Design for Circularity refers to the process in which companies seek to re-design their products and associated business models to enable the retention of embedded value. Design for Circularity is aligned with Eco-Design and seeks to anticipate and minimize negative environmental impacts associated with manufacture, use and disposal of products. Design for Circularity gives priority to design principles and strategies which enable materials, components, and products to have multiple use-lives in our economy.
A product-service-system (PSS) describes the transformation of a traditional product offering into a product-service model where ownership of a product is retained by the manufacturer or distributer. In PSS, end-users are given access to products through pay-per-use, short-term rental, or long-term lease models. Central to successful PSS are products that are designed for; longevity, and backward and forward compatibility, utilise predictive maintenance and have an enabling service network which ensures high-quality performance.
Re-Use & Shared Use
Re-use refers to when a product or component is used again for the same purpose. Shared Use refers to collaborative consumption (e.g. Peer-to-Peer or B2C) or asset sharing (B2B). New B2B business models are emerging which facilitate the sharing of overcapacity of business equipment and even the underutilised skills and knowledge of personnel. Re-Use and Shared Use are cornerstones of the circular economy because they increase the utilisation of products across multiple use-lives.
Remanufacturing is when a used product is returned to the standard of an equivalent new product. Remanufacturing involves the disassembly, restoration, replacement and testing of the individual components and the product itself to ensure it complies with its original design specifications. Remanufactured products come with warranties assuring that products meet like-new performance standards. These warranties are at least equal to that of a newly manufactured equivalent.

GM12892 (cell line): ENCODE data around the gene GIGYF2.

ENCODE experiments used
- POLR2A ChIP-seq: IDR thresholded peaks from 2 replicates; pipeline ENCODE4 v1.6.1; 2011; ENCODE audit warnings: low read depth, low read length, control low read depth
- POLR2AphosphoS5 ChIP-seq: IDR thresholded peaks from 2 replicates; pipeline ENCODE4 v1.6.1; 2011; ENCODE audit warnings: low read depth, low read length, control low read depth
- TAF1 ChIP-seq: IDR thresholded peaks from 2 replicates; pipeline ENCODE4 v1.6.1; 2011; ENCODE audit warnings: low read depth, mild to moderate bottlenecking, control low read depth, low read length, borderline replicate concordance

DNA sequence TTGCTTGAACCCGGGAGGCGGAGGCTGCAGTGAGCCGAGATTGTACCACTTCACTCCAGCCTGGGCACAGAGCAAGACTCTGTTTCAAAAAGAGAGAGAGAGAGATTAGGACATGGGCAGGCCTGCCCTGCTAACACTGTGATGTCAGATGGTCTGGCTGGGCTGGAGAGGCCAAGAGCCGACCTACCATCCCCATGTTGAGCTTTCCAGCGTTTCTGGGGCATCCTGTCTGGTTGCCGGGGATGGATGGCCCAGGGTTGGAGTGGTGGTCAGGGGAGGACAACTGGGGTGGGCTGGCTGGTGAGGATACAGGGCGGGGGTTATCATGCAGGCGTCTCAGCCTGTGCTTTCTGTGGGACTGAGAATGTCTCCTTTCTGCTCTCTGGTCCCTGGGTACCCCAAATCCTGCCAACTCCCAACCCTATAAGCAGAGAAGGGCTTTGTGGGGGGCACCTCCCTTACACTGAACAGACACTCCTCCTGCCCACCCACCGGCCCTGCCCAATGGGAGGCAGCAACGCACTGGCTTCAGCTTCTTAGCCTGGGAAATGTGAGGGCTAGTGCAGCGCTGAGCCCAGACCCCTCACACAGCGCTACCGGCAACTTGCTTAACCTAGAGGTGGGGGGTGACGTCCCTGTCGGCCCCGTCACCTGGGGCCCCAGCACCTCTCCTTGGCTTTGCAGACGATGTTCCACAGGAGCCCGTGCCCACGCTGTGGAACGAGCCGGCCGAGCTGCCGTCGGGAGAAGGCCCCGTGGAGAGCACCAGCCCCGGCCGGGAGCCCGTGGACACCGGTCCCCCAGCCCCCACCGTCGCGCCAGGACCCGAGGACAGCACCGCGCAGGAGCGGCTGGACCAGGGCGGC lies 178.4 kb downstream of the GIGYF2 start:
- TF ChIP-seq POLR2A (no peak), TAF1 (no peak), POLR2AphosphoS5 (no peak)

Repair & Refurbishment
Repair refers to the process through which apparent faults and product malfunctions are rectified. Refurbishment goes a step further and entails activities to refinish and sanitize a product, so it is fit to serve its original function. Refurbishment results in a product that is in good condition but is not directly comparable with a new or remanufactured product. While important resource-life extension strategies, neither repair nor refurbishment guarantee the product will perform like new.
Take-Back Schemes & Reverse Logistics
Take-Back Schemes are programmes implemented by companies to recover products or packaging from end-users so they can be repaired, re-used, remanufactured, or recycled to recover the embedded value in raw materials. Take-Back Schemes are underpinned by what is referred to as Reverse Logistics. Reverse Logistics refers to when goods move from end-users back to the retailer/distributor, original manufacturer or a third-party repair, re-use, or recycling organisation.
Industrial Symbiosis (IS) refers to a collaboration between two or more geographically close companies whereby residuals or by-products of one industry or industrial process become the raw materials for another process within a manufacturing site (Closed-Loop Production) or industry. Industrial Symbiosis includes: the capture, recovery, and re-use of waste (materials, water, or energy) and the development of secondary raw material markets and logistics networks to facilitate by-product exchange or co-product development.
Recycling is the collection and processing of discarded materials and transformation into secondary raw materials. There are three types of recycling – mechanical, thermodynamic or energy recovery. Mechanical refers to when residuals are mechanically transformed without changing their chemical structure. Thermodynamic (chemical) involves breaking materials into their molecular components to create raw materials for new products. Energy recovery by combustion – a last resort – is when waste is transformed into usable heat, electricity, or fuel.